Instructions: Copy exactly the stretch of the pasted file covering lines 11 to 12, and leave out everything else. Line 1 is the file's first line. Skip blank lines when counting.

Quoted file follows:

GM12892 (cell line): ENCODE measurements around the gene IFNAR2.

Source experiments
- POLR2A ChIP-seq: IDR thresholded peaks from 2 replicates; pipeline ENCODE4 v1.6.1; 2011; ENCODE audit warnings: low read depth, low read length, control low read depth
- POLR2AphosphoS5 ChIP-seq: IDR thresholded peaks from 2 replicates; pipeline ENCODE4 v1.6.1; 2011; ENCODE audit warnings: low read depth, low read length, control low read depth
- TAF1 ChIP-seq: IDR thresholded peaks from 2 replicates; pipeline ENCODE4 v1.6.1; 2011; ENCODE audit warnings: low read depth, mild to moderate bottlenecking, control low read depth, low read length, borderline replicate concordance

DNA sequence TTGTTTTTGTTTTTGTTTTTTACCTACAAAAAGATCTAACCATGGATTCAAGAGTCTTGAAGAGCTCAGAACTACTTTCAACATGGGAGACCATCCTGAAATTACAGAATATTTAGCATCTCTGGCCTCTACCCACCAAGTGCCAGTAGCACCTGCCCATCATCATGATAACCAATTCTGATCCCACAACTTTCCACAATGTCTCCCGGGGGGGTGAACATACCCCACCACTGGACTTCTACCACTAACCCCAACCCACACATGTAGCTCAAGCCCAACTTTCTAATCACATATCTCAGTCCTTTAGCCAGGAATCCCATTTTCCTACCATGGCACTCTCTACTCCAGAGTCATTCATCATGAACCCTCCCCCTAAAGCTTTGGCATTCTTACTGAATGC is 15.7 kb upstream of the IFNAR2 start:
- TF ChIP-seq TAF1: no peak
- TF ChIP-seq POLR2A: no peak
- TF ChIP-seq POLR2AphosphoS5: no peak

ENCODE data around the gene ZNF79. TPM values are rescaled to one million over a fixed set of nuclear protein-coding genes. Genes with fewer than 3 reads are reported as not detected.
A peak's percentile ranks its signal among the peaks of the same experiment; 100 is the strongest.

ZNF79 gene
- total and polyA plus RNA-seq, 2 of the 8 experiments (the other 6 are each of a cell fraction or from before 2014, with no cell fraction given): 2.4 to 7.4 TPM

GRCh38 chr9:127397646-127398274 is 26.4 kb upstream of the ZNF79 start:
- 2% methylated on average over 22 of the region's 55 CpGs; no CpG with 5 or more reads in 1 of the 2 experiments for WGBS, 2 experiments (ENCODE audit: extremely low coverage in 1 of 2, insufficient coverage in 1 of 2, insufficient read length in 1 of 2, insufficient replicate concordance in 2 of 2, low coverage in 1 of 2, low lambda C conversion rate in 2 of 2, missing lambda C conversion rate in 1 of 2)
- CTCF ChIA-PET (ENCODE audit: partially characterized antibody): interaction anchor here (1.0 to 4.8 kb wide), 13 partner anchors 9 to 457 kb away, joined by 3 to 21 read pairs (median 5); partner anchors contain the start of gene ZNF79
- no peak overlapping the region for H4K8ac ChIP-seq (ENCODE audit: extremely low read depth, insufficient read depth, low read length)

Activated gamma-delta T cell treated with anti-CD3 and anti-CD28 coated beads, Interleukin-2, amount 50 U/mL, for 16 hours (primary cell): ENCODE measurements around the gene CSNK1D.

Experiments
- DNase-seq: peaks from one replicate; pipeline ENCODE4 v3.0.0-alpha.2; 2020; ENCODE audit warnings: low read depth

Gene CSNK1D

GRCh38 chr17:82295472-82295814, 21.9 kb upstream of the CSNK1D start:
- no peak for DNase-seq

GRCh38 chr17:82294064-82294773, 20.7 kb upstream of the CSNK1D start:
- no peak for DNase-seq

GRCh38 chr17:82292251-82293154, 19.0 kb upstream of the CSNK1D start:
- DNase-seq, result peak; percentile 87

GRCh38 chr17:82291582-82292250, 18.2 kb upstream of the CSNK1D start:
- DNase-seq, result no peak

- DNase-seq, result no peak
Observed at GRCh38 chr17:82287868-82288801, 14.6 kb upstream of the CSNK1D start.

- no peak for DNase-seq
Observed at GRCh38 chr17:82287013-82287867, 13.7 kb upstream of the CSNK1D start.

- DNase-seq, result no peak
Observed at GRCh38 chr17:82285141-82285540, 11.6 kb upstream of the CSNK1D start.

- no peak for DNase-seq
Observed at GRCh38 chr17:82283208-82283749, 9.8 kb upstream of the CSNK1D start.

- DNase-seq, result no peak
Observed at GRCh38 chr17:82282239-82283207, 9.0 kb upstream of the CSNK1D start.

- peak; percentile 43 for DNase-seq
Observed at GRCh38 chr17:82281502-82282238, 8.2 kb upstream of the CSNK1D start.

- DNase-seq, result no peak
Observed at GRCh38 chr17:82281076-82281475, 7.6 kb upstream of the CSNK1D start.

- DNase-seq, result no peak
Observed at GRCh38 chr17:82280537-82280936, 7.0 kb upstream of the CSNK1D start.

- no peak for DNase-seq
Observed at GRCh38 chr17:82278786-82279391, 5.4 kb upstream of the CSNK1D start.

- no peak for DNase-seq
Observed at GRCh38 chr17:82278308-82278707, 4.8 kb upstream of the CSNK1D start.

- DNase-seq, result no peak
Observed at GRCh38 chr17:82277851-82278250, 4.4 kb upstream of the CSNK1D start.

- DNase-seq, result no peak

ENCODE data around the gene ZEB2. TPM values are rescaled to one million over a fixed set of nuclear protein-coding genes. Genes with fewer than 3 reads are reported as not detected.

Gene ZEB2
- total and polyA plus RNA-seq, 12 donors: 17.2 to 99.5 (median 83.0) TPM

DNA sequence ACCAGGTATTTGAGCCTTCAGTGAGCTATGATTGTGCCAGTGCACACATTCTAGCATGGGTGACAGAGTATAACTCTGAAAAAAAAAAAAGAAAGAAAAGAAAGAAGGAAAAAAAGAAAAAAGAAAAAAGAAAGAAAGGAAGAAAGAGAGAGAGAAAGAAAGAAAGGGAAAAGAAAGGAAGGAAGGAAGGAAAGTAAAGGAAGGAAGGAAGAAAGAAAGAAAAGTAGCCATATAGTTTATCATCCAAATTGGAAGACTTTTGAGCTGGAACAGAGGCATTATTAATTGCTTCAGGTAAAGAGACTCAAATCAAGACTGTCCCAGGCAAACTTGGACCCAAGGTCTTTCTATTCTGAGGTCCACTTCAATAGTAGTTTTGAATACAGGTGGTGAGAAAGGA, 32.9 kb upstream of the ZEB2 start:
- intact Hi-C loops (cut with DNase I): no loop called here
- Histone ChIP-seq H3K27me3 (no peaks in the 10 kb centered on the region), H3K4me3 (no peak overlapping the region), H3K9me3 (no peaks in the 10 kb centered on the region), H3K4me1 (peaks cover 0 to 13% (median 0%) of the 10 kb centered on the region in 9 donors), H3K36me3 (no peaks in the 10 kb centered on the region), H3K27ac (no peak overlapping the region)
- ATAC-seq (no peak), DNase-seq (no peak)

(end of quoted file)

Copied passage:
A peak's percentile ranks its signal among the peaks of the same experiment; 100 is the strongest.

ZNF79 gene